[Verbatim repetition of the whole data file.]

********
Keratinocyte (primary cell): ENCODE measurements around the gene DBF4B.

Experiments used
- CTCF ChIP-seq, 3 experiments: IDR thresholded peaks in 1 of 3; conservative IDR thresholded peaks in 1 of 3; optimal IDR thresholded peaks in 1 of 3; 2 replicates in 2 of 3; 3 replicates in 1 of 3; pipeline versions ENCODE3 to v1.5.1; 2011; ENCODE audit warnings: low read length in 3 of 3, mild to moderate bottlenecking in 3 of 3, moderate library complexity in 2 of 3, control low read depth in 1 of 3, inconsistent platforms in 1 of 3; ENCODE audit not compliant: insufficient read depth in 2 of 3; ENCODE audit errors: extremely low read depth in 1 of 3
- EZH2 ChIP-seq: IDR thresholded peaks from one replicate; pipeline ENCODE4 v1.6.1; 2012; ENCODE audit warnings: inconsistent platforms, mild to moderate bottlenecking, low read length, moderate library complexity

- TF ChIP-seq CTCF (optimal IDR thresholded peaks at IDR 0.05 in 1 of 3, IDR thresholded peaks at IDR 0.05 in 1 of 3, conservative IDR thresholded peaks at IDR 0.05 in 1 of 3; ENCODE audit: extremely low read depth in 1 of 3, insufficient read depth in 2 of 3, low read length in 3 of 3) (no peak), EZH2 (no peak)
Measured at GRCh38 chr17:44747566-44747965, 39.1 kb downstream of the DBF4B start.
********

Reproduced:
Keratinocyte (primary cell): ENCODE measurements around the gene DBF4B.

Experiments used
- CTCF ChIP-seq, 3 experiments: IDR thresholded peaks in 1 of 3; conservative IDR thresholded peaks in 1 of 3; optimal IDR thresholded peaks in 1 of 3; 2 replicates in 2 of 3; 3 replicates in 1 of 3; pipeline versions ENCODE3 to v1.5.1; 2011; ENCODE audit warnings: low read length in 3 of 3, mild to moderate bottlenecking in 3 of 3, moderate library complexity in 2 of 3, control low read depth in 1 of 3, inconsistent platforms in 1 of 3; ENCODE audit not compliant: insufficient read depth in 2 of 3; ENCODE audit errors: extremely low read depth in 1 of 3
- EZH2 ChIP-seq: IDR thresholded peaks from one replicate; pipeline ENCODE4 v1.6.1; 2012; ENCODE audit warnings: inconsistent platforms, mild to moderate bottlenecking, low read length, moderate library complexity

- TF ChIP-seq CTCF (optimal IDR thresholded peaks at IDR 0.05 in 1 of 3, IDR thresholded peaks at IDR 0.05 in 1 of 3, conservative IDR thresholded peaks at IDR 0.05 in 1 of 3; ENCODE audit: extremely low read depth in 1 of 3, insufficient read depth in 2 of 3, low read length in 3 of 3) (no peak), EZH2 (no peak)
Measured at GRCh38 chr17:44747566-44747965, 39.1 kb downstream of the DBF4B start.